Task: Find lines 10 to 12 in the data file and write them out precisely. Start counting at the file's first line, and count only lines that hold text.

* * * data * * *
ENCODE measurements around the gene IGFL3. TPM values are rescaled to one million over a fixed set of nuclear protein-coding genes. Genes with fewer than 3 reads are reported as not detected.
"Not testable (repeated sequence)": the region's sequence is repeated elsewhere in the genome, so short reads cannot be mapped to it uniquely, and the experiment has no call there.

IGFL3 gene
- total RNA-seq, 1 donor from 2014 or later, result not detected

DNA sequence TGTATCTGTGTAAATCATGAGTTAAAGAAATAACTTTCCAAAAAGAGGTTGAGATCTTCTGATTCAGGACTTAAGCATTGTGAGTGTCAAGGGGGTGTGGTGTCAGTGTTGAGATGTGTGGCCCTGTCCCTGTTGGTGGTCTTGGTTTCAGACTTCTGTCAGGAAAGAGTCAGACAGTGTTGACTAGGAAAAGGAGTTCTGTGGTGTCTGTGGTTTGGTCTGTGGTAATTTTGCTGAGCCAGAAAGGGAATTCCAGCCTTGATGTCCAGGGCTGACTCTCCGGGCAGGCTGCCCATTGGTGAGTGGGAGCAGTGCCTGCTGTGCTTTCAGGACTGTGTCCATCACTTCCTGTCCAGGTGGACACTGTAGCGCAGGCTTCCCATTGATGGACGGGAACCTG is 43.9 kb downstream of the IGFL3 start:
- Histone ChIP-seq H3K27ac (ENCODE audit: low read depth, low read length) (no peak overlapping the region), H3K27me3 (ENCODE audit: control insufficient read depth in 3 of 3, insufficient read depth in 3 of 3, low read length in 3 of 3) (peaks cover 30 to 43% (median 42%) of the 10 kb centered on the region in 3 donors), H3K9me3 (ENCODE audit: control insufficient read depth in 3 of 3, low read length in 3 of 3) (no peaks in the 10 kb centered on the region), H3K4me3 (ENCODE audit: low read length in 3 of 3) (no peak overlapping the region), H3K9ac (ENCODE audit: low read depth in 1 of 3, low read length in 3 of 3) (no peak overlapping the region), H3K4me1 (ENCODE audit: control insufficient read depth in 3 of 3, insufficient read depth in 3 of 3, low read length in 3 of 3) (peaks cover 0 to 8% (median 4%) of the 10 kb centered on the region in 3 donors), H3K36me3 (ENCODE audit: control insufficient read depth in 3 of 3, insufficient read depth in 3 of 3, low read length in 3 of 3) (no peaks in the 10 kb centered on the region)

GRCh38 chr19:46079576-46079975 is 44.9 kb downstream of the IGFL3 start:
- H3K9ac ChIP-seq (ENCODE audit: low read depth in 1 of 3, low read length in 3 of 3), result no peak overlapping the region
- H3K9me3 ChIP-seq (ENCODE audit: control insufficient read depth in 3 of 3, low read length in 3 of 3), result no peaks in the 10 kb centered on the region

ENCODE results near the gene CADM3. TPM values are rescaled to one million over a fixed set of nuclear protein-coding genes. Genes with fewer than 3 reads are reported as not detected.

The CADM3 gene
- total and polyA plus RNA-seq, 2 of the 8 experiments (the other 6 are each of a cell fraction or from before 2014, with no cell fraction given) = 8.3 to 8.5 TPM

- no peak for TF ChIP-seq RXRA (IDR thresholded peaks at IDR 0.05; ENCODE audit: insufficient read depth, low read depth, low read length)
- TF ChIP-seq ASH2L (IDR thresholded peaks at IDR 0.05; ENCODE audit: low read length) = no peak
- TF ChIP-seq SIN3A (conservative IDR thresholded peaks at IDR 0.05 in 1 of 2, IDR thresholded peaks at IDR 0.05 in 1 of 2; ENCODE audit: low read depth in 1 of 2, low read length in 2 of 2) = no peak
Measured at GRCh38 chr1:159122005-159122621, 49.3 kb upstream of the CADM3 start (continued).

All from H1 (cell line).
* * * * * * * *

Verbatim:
ENCODE results near the gene CADM3. TPM values are rescaled to one million over a fixed set of nuclear protein-coding genes. Genes with fewer than 3 reads are reported as not detected.

The CADM3 gene
- total and polyA plus RNA-seq, 2 of the 8 experiments (the other 6 are each of a cell fraction or from before 2014, with no cell fraction given) = 8.3 to 8.5 TPM